A new scientific report on climate change and feedback loops has led to more justifiable handwringing over the future of human civilization, but as The Intercept’s Kate Arnoff writes, the report doesn’t just blame greenhouse emissions themselves for our plight, it also blames our neoliberal economic system:
Coverage of the paper tended to focus on one of its more alarming claims, albeit one that isn’t new to climate researchers: that a series of interlocking dynamics on Earth — from melting sea ice to deforestation — can feed upon one another to accelerate warming and climate impacts once we pass a certain threshold of warming, even after humans have stopped pouring greenhouse gases into the atmosphere. The best chance we have for staying below that catastrophic threshold is to cap warming at around 2 degrees Celsius, the target enshrined in the Paris Agreement.
That’s all correct and plenty daunting. Yet embedded within the paper is a finding that’s just as stunning: that none of this is inevitable, and one of the main barriers between us and a stable planet — one that isn’t actively hostile to human civilization over the long term — is our economic system.
Asked what could be done to prevent a hothouse earth scenario, co-author Will Steffen told The Intercept that the “obvious thing we have to do is to get greenhouse gas emissions down as fast as we can. That means that has to be the primary target of policy and economics. You have got to get away from the so-called neoliberal economics.” Instead, he suggests something “more like wartime footing” to roll out renewable energy and dramatically reimagine sectors like transportation and agriculture “at very fast rates.”
While the President of the United States is busy selling the right to vote on his Space Force’s new logo in return for campaign contributions, the people who work for him are worried that Russia might be militarizing space:
The United States voiced deep suspicion on Tuesday over Russia’s pursuit of new space weapons, including a mobile laser system to destroy satellites in space, and the launch of a new inspector satellite which was acting in an “abnormal” way.
Russia’s pursuit of counterspace capabilities was “disturbing”, Yleem D.S. Poblete, U.S. Assistant Secretary of State for Arms Control, Verification and Compliance, told the U.N.’s Conference on Disarmament which is discussing a new treaty to prevent an arms race in outer space.
A Russian delegate at the conference dismissed Poblete’s remarks as unfounded and slanderous.
Russia and China worked on a treaty banning weapons in space about 10 years ago, a fact the Russians made sure to mention at the conference, but the US hasn’t shown any apparent interest in reviving that effort.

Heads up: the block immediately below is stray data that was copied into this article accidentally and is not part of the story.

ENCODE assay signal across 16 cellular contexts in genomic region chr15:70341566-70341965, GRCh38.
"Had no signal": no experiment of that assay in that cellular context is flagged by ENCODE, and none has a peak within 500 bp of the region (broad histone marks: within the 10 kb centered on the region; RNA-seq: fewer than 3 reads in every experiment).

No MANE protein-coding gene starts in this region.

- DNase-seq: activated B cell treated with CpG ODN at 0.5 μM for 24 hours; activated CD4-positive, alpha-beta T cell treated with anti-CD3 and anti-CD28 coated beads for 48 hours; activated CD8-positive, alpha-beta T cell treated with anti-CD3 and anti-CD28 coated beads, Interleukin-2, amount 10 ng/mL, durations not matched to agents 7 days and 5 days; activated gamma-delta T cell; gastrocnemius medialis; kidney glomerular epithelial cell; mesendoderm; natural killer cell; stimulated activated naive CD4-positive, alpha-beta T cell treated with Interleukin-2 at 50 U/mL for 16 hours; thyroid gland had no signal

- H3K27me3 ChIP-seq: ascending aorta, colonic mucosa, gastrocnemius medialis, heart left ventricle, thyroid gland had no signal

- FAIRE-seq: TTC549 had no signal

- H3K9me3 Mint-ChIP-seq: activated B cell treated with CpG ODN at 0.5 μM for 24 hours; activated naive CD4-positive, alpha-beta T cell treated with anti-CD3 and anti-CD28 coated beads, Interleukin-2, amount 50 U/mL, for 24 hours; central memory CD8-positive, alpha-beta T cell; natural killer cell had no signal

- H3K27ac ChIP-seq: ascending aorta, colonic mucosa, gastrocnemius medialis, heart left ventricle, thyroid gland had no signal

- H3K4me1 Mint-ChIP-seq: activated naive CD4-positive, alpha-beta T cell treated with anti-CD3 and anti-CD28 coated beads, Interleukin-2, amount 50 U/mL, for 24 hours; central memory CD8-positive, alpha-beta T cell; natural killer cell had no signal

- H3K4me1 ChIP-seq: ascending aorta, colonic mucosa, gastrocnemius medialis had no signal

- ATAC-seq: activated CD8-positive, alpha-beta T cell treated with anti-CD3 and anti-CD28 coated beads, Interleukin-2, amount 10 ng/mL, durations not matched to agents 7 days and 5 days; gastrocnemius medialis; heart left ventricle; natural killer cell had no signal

In something of a surprise move, the Turkish government on Tuesday released two Greek soldiers who were picked up in March on the wrong side of the Greek-Turkish border and accused of espionage by the Turks. The two soldiers are either flying back or have already flown back to Greece, and their release could be a big step toward easing recent tensions between Greece and Turkey.
British police raided three houses in the country’s Midlands region after a driver swerved into a group of pedestrians and cyclists outside the the Houses of Parliament in London on Tuesday morning. Three people were injured, none seriously, in what is being treated as a terrorist attack.
Venezuelan authorities have arrested 14 more people in connection with the attempted assassination-by-drone of President Nicolás Maduro earlier this month. Among these were a general and colonel in the country’s National Guard. I’m not sure that means anything, but with all the talk of a potential military coup against Maduro it seems worth noting.
If we can all put aside the horror that was Donald Trump’s failure to properly sanctify next year’s Holy National Defense Authorization Act by invoking and praising its namesake, John McCain, Al-Monitor’s Jack Detsch argues that the budget reflects the Trump administration’s clear shift from the War on Terror to preparing for a Great Power War:
As Trump put his signature on the $716 billion legislation, named after intraparty rival John McCain, that puts the United States on a long course to build a 355-ship Navy and significantly cuts the post-9/11 warfighting fund, the new law faces a bureaucratic fight within the Defense Department as the massive agency tries to determine how to rebalance its forces.
US troops, ships and air assets have begun rotating out of the Middle East in the past few months. In February, the Associated Press reported that contractors in Iraq had begun shifting out of the country, and most elements of the 10th Mountain Division left US staging areas for Afghanistan and other deployments in May. Less than 100 of those troops remain. Al-Monitor reported in July that the Pentagon will also shift explosive ordnance disposal units out of the country.
On the plus side, a great power war remains unlikely, and if shifting resources in that direction leads to a reduction in the daily horror flick that is the Global War on Terror, then that might be good. But that will make John McCain sad. On the down side, if a great power war does happen most of us aren’t going to live to tell of it. But we’ll also kill lots of Russians and/or Chinese people, which will make John McCain happy.
I guess you have to take the good with the bad.
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